Written by Deborah Corn
As Print Producers, the bottom line is part of our jobs. We are charged not only with executing final materials, but staying within budget and finding options where needed. Options may be as simple as switching a Premium paper stock to a Value one, converting PMS colors to 4CP, or in some cases opting to print on a Digital Press when the job will work there. But there is still a cost, and while it might not be a financial, one could argue the quality of your final materials pays that price.
I have been working in the Production arena for 20+ years, in many capacities. When I started, layout was done by paste up, no computer programs even existed other than the typesetting machines. A stat camera and an x-acto knife were your best friends. Some of you reading this have no clue what I’m talking about or remember life without a cell phone or a remote control let alone a wax machine. I only mention this to give you a little reference to my experience in this field, and to point out that as it changes, so must you.
The changes these days for Print Producers don’t revolve so much around leaps in technology as much as they do getting the most bang for your buck. The economy has shrunk budgets and staffing and still we are required to produce award-winning materials and keep clients happy, without sacrificing the quality.
I have bid out a few jobs recently that I expressly asked for offset pricing. I received digital quotes. I had asked for PMS colors and Varnish and yet they had been magically removed in the bids. When I questioned more than one vendor about it, I was told - “this will save you money.” I found that a very interesting response first because I have always assumed that if I spend the time with Art Directors and Designers creating specs that they mean something, and second that Vendors quote what I ask for, as they have always done in the past. But this economy seems to have everyone in a freefall. If they quote as I asked they seemed afraid that their bid would be too high so they redesigned my work to make it cheaper… and I say cheaper vs. less expensive purposely.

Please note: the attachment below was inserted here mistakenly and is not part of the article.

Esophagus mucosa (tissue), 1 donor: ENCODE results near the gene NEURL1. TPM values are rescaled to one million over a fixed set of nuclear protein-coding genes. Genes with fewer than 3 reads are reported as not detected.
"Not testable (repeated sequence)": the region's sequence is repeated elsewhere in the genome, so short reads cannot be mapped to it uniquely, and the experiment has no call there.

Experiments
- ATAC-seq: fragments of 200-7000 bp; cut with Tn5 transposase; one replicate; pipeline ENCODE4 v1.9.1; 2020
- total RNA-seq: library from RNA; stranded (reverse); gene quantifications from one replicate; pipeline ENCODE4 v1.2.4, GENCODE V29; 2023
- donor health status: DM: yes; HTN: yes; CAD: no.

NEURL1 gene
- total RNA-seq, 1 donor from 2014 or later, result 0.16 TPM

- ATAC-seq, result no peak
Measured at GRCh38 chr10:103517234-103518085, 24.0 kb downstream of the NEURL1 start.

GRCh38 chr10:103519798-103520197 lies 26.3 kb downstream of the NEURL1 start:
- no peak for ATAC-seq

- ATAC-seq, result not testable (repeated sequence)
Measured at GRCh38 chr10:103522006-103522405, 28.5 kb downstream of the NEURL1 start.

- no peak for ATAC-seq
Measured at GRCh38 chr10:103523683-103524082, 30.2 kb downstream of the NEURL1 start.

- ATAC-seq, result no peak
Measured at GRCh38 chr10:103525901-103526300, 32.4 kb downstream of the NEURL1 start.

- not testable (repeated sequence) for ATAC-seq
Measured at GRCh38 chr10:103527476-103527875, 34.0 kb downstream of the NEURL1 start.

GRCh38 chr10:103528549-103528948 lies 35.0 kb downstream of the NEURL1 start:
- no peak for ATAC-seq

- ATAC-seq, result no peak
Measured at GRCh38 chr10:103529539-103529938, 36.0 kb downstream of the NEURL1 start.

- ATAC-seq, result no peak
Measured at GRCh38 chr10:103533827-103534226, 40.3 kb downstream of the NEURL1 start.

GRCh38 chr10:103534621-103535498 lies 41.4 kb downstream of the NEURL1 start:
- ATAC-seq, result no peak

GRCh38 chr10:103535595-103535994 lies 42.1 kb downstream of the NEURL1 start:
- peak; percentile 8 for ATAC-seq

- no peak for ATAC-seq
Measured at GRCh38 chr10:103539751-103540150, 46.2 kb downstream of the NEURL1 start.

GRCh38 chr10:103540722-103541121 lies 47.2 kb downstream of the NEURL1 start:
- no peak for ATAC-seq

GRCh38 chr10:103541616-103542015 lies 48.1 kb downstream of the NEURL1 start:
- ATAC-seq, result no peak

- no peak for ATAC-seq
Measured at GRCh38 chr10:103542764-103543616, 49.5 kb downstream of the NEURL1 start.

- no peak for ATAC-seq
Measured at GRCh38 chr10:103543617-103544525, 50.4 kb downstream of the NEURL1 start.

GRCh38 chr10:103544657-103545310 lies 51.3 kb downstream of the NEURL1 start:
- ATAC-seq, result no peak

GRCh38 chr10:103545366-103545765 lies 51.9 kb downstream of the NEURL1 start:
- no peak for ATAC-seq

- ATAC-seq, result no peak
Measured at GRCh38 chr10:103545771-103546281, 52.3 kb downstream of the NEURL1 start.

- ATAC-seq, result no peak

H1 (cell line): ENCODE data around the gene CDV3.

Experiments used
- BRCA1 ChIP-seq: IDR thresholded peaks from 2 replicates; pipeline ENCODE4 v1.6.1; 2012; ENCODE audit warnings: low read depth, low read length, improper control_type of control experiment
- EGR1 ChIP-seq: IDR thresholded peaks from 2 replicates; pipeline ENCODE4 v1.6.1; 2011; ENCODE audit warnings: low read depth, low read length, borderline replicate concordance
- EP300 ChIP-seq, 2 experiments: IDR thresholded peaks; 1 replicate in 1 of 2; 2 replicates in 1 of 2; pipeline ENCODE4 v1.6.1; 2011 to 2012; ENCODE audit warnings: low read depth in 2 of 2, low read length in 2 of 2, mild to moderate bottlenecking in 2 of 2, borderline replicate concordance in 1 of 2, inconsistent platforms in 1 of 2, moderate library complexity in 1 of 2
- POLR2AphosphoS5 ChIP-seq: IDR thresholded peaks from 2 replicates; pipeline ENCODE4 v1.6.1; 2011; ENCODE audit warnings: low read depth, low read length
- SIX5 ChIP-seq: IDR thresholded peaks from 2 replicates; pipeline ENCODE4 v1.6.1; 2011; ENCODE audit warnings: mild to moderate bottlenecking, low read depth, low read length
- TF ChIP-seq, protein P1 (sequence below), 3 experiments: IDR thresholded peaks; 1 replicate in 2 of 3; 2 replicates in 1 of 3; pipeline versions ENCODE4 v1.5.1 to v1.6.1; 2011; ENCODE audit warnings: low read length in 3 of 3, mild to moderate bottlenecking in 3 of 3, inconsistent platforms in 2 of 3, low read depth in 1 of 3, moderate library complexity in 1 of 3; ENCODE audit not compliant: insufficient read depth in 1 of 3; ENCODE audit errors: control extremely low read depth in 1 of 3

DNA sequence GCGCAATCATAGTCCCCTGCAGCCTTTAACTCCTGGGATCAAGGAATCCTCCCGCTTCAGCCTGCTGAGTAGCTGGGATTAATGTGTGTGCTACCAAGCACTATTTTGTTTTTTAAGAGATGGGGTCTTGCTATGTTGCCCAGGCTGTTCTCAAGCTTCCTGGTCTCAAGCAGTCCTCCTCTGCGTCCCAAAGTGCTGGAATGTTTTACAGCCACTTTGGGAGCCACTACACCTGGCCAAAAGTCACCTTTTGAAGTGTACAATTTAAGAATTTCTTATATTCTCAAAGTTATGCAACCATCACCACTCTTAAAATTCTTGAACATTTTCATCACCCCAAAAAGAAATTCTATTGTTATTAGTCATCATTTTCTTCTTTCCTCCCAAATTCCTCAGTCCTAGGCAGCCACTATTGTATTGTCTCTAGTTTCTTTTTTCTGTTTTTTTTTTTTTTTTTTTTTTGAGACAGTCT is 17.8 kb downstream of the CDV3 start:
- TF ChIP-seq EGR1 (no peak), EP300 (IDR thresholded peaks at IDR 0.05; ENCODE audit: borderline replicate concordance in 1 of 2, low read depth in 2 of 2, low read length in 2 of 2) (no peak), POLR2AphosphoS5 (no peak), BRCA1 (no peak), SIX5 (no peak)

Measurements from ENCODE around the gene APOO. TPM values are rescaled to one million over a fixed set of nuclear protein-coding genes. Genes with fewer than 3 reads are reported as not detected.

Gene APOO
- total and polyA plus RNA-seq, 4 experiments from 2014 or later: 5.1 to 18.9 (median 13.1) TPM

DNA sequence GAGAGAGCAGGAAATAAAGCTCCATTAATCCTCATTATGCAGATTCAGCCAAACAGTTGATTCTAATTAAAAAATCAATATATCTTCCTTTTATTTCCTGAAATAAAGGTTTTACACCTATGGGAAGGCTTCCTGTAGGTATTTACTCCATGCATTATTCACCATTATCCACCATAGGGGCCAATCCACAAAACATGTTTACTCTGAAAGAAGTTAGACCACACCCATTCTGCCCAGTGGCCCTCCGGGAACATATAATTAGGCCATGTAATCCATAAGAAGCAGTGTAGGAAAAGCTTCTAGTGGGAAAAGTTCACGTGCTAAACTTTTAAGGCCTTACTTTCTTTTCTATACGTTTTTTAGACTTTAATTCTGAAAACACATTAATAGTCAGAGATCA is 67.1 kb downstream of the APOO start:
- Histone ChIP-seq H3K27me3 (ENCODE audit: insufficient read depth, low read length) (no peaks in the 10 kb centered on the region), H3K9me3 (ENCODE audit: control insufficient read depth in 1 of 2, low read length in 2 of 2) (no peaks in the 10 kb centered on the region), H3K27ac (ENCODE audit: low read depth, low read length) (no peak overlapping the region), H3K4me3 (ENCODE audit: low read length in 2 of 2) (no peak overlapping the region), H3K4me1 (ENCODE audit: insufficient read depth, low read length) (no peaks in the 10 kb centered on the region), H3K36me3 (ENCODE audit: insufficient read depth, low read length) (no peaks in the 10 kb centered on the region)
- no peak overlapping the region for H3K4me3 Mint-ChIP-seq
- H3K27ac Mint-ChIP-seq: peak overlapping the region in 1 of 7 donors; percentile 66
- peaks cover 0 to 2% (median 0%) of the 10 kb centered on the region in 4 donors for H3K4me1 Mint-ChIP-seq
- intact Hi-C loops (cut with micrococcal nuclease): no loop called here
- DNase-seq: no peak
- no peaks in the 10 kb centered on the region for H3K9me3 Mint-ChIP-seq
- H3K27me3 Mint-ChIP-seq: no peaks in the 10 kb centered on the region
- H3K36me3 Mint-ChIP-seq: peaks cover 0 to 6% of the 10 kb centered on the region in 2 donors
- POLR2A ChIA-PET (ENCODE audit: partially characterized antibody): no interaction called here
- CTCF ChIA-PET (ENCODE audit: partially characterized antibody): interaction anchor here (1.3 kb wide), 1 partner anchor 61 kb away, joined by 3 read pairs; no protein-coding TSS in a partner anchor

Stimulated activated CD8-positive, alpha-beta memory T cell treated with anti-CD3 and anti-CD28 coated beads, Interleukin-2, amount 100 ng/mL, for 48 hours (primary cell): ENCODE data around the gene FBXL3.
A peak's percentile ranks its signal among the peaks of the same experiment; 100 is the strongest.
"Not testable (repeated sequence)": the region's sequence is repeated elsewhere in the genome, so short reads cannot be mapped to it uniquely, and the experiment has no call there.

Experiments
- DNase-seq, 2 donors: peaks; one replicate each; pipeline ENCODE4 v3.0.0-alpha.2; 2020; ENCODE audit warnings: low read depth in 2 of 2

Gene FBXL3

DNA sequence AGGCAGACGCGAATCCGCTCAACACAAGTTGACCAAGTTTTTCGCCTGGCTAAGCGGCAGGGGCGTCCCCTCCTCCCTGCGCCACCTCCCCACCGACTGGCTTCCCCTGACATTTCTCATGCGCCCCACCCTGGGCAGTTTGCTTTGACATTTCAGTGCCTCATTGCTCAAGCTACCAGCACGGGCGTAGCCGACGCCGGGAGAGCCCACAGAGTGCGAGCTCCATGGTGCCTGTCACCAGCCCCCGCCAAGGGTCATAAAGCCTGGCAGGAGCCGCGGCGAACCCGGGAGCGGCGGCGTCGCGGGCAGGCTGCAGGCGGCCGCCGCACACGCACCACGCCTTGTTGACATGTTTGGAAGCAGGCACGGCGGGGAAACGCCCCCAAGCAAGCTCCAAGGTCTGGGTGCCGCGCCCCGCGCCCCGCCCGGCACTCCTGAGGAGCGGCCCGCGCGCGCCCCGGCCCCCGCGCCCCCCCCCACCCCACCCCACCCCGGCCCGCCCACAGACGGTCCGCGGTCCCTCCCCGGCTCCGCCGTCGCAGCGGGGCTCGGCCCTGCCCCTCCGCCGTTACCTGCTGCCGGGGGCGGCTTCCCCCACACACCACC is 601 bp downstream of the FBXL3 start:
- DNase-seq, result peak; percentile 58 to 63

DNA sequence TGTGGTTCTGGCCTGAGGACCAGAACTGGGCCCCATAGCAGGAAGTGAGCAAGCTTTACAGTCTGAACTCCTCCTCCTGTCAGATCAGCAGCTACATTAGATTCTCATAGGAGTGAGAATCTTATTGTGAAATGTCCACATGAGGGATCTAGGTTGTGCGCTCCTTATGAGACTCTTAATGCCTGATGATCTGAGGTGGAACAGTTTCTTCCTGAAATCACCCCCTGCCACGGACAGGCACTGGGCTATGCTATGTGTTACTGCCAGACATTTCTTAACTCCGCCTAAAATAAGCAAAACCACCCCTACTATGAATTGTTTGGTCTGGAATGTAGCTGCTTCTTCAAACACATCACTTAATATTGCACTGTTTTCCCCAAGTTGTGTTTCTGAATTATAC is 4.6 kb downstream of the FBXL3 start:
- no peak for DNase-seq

We multi-bid jobs for numerous reasons whether dictated by Clients, or Agency/Company policy, or just so we have a feel for general price range. With all being equal, yes, the lowest bid is often chosen to execute. We also use specs to make sure our bids are apples to apples and not apples to Gorgonzola cheese. So not bidding what we have asked for really is of no help at all.
Lets assume you received three bids that followed your specs and all three are over your allotted budget. First, I would turn to the Vendor I had the best relationship with and see if they could come down. More often than not they do as long as you don’t abuse them. If that wasn’t possible, or the price reduction still has you over budget, discuss paper with them and make sure they engage their Paper Rep in finding solutions or alternatives. As well, call your Paper Rep. They know of other sources and vendors who may have something comparable to what you have speced in their shop or warehouse to substitute and are always a helpful resource in my experience. Ask for alternative paper samples to be sent to review with your in-house team. Talk to your vendor about other jobs you have or other jobs they are running. See if you can work out ganging up jobs on press and reducing or splitting set-up costs. Ask about a volume discount if you can send a certain amount of business their way in a time frame you agree upon. Question delivery method, question why their bid is so high, or so low based upon others you have received. Develop relationships that expand beyond customer/client and work with them as a partner in your process. The bottom line is always more than just dollars and cents, and you will get what you pay for if you only focus on that aspect.
Deborah Corn is a Print Production and Project Management Professional and owner/manager of the Print Production Professionals Group on LinkedIn with over 6200 members. She was invited to submit an article as an independent contributor and is not associated with Full Circle, Millcraft Paper, or any of their products or opinions.